How to ace your CIPR Internal Communications qualification
By Noel Armstrong, MCIPR
July 6, 2019
Congratulations if you have made the decision to study for your CIPR Internal Communication Diploma or the CIPR Specialist Certificate: Internal Communication (formerly the Advanced Certificate). This demonstrates a desire on your part to improve your skills, learn more about your profession and start to move from being a tactical communicator to a more strategic one. Continuous professional development (CPD) shows that you are taking your career seriously. Investing time in this area should lead to new business opportunities that will advance your career and enrich your life.
I wanted to write this post to share some tips on what you can do to get the most out of your course, improve your chances of passing and achieving top marks. This post covers networking, choosing a topic for your assignment, finding support, and managing your time effectively.
One of the things I enjoyed most about the course was meeting other internal communicators. The people on my course (I studied with PR Academy in London) were so friendly and freely shared information and best-practice advice.
As the group got on really well, someone set up a WhatsApp group and this became a really useful channel for sharing ideas and tips, airing problems and concerns, sharing job opportunities, and sometimes just letting off steam about the pressures of working and studying. I’d highly recommend doing something similar. There’s a good chance that the people you’ll meet on your course will share great advice and some might become new friends or colleagues.
Choosing a topic for your assignment
I think it’s fair to say that choosing a topic for your assignment isn’t always easy. If you’re struggling to find an area to focus on you might like to consider the following:
What are the internal communication priorities for your own organisation? They might be around change, or measurement and evaluation, giving you a topic that will not only help you in your role, but also research and skills that will benefit your employer.
What are you passionate about? Several of the students I studied with had a passion for employee engagement and chose to focus on that for their assignment.
What are the topics that employers value, potentially increasing your job opportunities? Research seems to suggest that knowledge and skills around change communications, digital communications, and measurement and evaluation, are in high demand.
You don’t have to choose your assignment topic at the beginning of the course, but you should start thinking about it early on. If the points above don’t help, read widely (including books, journal articles and blog posts) and that should lead you to a topic that will hold your interest.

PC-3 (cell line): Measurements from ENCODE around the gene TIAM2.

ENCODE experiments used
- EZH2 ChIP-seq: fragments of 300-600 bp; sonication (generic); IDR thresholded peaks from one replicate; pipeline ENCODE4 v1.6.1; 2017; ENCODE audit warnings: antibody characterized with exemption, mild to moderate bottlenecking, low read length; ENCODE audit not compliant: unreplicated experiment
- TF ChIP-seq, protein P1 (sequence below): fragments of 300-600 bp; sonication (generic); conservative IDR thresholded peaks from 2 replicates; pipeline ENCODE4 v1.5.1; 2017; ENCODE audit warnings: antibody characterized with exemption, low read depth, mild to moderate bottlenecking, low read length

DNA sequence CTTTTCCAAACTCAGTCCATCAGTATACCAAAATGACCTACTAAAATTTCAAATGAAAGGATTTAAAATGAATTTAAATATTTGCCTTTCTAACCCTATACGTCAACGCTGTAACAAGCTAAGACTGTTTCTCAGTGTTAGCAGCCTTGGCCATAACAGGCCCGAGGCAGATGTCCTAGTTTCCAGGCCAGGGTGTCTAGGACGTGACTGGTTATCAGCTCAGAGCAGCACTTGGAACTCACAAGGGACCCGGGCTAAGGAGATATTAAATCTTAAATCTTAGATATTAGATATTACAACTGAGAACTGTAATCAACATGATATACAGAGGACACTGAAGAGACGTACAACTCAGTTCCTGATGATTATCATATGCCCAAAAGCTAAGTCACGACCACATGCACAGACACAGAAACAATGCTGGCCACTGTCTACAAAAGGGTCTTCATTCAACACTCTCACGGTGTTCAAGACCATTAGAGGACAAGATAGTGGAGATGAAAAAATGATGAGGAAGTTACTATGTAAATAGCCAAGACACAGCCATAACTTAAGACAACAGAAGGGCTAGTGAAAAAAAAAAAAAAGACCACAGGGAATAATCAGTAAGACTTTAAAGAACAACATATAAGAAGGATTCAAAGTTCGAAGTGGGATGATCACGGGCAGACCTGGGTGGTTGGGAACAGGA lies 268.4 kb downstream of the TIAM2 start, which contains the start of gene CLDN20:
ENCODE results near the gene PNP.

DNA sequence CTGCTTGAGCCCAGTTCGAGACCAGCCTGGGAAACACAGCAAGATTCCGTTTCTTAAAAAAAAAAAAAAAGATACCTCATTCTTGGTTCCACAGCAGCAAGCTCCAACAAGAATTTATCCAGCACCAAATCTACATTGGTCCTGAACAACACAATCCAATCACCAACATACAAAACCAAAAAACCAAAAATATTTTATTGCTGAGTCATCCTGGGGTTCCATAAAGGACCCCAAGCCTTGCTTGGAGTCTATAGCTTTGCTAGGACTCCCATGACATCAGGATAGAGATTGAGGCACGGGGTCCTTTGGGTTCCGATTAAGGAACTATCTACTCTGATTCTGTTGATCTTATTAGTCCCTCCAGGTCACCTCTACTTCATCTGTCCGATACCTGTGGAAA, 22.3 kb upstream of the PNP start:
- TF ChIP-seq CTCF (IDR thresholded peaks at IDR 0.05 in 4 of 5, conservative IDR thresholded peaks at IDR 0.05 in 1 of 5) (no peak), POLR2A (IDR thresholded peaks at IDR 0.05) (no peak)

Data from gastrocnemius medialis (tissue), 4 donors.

I’ve already mentioned the value of creating a network with fellow students. Most of them will be happy to share ideas and tips with you. You should also use your workplace networks to help you with the assignment. There’s a good chance you might be running a focus group, conducting a survey, or carrying out interviews as part of your research, so don’t overlook the help that your line manager or colleagues can give you.
My main support came from my course tutor at PR Academy, Kevin Ruck. Kevin was happy to have two long phone calls with me to discuss initial assignment ideas and then my research. We also shared several emails during the time when I was writing my assignment.
Your tutors – like many people working in internal communications – are likely to be incredibly helpful and they also want you to succeed and pass your qualification. If you’re concerned about something or you need to discuss your course with someone, reach out to one of your tutors.
You will also find some incredibly helpful internal communicators on social media. If you have a question you’re keen to ask, why not post it on Twitter or on a LinkedIn group like the one run by CIPR Inside? There’s a good chance that several experienced internal communicators will come back to you.
Manage your time effectively
Your chances of succeeding on the course will improve if you’re able to manage your time well. If you are working in internal communications already, you’ll probably be used to juggling multiple tasks and deadlines. Treat this as another project and set out the tasks and timelines. Diarise the dates when you can get research or writing done. It’s also worth building in some reward points along the journey, for reaching key milestones like completing research or finishing the first draft of the assignment.
It’s worth pointing out that you have a whole year to complete the internal communication course, but many students complete it within six months (when I was studying for the diploma, there were hand-in dates at six, nine and 12 months). Choose a date that is achievable for you and set up your project plan accordingly.
It’s difficult to recommend the number of hours you will need to put aside to complete the assignment. However, one of the best tips I have for saving time is to look careful at the bibliographies within books and journals you’re reading. They will point towards further reading in the topic you are researching. You can spend a large amount of time searching for relevant reading, but usually the secondary research is right under your nose.
Finally, don’t sweat it. I’m not going to pretend it’s easy and if you want to achieve a high mark, you’ll need to carry out thorough research and put together a well-structured argument, backed by evidence. However, if I had the chance to go back and study for the diploma again, I’d take that over studying for 10 GCSEs or three A-levels. Be confident in your own ability – you’ve got this!
Noel Armstrong is a communications and events specialist and a member of the CIPR Inside committee.